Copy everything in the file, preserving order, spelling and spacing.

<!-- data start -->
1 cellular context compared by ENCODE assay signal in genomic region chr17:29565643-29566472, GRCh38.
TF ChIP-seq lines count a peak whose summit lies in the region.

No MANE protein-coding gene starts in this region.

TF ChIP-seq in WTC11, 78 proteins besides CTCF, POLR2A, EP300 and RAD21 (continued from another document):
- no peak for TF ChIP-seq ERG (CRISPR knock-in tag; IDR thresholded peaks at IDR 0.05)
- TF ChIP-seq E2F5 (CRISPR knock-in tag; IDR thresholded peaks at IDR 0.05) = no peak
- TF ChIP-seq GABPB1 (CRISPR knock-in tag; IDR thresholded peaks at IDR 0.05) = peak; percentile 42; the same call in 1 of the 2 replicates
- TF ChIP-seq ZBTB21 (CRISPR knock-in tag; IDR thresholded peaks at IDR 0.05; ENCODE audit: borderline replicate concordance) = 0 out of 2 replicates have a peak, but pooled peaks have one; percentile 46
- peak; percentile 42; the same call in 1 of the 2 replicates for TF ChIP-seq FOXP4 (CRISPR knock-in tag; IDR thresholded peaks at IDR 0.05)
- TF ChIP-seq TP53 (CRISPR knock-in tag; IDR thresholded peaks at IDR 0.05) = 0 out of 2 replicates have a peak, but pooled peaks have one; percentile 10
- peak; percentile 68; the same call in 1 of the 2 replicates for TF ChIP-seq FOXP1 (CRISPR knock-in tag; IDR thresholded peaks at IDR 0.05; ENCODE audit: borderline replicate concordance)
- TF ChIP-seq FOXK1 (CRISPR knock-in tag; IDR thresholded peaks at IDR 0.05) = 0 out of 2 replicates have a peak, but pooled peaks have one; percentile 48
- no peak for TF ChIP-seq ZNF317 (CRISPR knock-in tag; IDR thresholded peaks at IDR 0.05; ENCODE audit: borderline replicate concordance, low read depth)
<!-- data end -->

1 cellular context compared by ENCODE assay signal in genomic region chr17:29565643-29566472, GRCh38.
TF ChIP-seq lines count a peak whose summit lies in the region.

No MANE protein-coding gene starts in this region.

TF ChIP-seq in WTC11, 78 proteins besides CTCF, POLR2A, EP300 and RAD21 (continued from another document):
- no peak for TF ChIP-seq ERG (CRISPR knock-in tag; IDR thresholded peaks at IDR 0.05)
- TF ChIP-seq E2F5 (CRISPR knock-in tag; IDR thresholded peaks at IDR 0.05) = no peak
- TF ChIP-seq GABPB1 (CRISPR knock-in tag; IDR thresholded peaks at IDR 0.05) = peak; percentile 42; the same call in 1 of the 2 replicates
- TF ChIP-seq ZBTB21 (CRISPR knock-in tag; IDR thresholded peaks at IDR 0.05; ENCODE audit: borderline replicate concordance) = 0 out of 2 replicates have a peak, but pooled peaks have one; percentile 46
- peak; percentile 42; the same call in 1 of the 2 replicates for TF ChIP-seq FOXP4 (CRISPR knock-in tag; IDR thresholded peaks at IDR 0.05)
- TF ChIP-seq TP53 (CRISPR knock-in tag; IDR thresholded peaks at IDR 0.05) = 0 out of 2 replicates have a peak, but pooled peaks have one; percentile 10
- peak; percentile 68; the same call in 1 of the 2 replicates for TF ChIP-seq FOXP1 (CRISPR knock-in tag; IDR thresholded peaks at IDR 0.05; ENCODE audit: borderline replicate concordance)
- TF ChIP-seq FOXK1 (CRISPR knock-in tag; IDR thresholded peaks at IDR 0.05) = 0 out of 2 replicates have a peak, but pooled peaks have one; percentile 48
- no peak for TF ChIP-seq ZNF317 (CRISPR knock-in tag; IDR thresholded peaks at IDR 0.05; ENCODE audit: borderline replicate concordance, low read depth)